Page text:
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Going Mobile

NEW YORK ( TheStreet) -- It seems only right that a company whose mission is to make information available to all would release each draft of its earnings report to the public throughout the writing process.

And so it was that Google's (GOOG - Get Report) third-quarter earnings results became available on the Security and Exchange Commission's Web site hours earlier than planned on Thursday after someone apparently hit the button by mistake.

The screw-up produced breathless consternation from the earnings brigade on Wall Street, but it only hastened the inevitable as shares of the Internet search giant plunged at the realization that mobile advertising isn't living up to expectations as a profit engine.

Google's net income dropped 20% from the same quarter last year, missing expectations, but the loss was largely due to a $527 million cash bleed from Motorola Mobility, the mobile phone maker Google recently acquired. Its revenue was actually up 45% from the same quarter last year in the quarter.

Even the top line, however, was worrisome to some because the average price-per-click on Google ads was down for the fourth time in a row. This trend is largely attributable to the rise of the mobile web usage on smart phones and tablets. Mobile ads are rightly perceived by advertisers as being less valuable than ads viewed on a larger screen computer.

For anyone who came from the old media world, there is a certain sense of justice that comes from watching the economics of Google's search business get undermined by new consumer technologies. After all, that's exactly what Google did to publishing.

No one should be surprised, though, that the lofty expectations that have been built up on Wall Street for the mobile advertising business are proving to be a mirage. The growth-starved media industry has a longstanding habit of hyping anything that promises to pull it out of its misery, and mobile advertising has been a key talking point on Madison Avenue for years, along with international sales, which isn't working out so well at the moment either.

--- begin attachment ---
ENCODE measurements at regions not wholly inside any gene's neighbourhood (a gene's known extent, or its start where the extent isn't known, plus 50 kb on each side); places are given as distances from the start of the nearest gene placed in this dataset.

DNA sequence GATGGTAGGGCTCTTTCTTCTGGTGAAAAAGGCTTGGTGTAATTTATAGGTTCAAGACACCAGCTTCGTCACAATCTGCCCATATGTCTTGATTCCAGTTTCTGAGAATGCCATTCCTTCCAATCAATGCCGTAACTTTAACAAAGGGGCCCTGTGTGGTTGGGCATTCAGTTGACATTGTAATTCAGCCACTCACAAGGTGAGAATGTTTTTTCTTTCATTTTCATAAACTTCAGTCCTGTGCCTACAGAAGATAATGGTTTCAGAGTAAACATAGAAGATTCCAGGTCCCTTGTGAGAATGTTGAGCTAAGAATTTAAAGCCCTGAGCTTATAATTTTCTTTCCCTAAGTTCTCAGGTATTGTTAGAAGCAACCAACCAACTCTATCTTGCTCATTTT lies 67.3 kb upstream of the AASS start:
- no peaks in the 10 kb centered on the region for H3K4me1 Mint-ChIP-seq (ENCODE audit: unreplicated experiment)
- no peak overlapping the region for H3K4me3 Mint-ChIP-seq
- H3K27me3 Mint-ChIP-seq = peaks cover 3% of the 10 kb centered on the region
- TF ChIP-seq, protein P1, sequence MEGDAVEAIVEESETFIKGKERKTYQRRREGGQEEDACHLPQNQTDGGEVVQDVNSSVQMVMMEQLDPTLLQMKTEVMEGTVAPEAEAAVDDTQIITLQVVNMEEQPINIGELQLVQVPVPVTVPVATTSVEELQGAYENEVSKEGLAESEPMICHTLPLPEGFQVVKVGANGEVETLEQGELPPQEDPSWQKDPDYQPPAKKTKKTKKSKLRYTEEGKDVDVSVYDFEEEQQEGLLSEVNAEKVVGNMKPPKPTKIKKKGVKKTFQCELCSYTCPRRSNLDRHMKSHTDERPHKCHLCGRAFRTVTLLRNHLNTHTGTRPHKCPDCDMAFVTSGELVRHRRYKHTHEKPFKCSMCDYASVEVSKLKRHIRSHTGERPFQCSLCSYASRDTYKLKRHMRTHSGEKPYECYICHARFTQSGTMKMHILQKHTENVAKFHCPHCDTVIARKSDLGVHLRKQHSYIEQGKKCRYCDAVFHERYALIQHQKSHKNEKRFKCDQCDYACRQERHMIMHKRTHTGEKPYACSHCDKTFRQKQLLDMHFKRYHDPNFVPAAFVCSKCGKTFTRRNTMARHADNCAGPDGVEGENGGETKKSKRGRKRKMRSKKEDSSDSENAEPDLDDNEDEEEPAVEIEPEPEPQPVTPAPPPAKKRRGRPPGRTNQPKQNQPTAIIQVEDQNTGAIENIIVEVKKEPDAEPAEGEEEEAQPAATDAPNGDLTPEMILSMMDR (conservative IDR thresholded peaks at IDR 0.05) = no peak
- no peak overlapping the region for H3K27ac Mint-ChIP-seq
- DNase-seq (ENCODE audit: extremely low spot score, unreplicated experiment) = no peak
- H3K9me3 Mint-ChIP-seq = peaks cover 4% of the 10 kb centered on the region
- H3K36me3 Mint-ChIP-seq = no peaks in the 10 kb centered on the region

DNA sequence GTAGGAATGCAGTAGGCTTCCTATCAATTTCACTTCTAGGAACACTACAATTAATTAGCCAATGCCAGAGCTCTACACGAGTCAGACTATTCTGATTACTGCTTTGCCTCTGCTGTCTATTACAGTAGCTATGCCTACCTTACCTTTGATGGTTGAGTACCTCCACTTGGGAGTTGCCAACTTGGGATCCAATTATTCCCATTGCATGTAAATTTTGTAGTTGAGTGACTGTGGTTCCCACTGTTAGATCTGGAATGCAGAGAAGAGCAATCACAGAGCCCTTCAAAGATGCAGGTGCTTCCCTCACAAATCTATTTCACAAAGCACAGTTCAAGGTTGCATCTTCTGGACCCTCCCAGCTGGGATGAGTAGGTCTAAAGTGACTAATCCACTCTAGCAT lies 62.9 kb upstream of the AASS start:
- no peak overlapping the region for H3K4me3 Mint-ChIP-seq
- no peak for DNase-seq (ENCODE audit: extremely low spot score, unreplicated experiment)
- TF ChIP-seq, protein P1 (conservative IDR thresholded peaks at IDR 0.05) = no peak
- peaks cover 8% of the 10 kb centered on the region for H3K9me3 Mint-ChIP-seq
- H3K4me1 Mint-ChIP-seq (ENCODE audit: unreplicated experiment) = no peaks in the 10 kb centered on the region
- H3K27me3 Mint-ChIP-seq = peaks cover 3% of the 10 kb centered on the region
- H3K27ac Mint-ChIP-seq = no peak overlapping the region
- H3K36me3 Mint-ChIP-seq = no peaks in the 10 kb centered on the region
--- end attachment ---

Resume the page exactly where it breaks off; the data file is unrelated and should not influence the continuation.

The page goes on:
As a Google shareholder, none of this leaves me particularly worried. The announcement that Newsweek is putting its print magazine edition out of its misery is the latest bit of evidence of the inevitable march of media consumers onto the web, and Google has the best mouse trap for monetizing online media with its wonderful search advertising business, and it controls 75% of the search market.

Oh, and it is also the leader in display and mobile advertising.

I expect the company to continue growing long into the future, even if its earnings releases hit the tape early by mistake. I could care less about when people find out about a piece of information. The earlier corporate earnings information becomes available the better, I say. I care about the implications of the underlying information, and Google's results don't look too shabby to me.

The biggest concern about Google has long been that the company will waste the spoils of its search business on ill-fated investments and acquisitions like Motorola, where the jury is still out. At this point, though, I cut Google some slack on that score, based on the quality of its people and the chaotic nature of its business. Google is based on the quality of its people and the chaotic nature of its business.

Google is absolutely right to make some investments in new potential lines of business at this stage. With competitors like Apple (AAPL), Facebook (FB) and Microsoft (MSFT), Google can't be complacent.

At the time of publication the author had positions in GOOG, AAPL and MSFT.

This article was written by an independent contributor, separate from TheStreet's regular news coverage.

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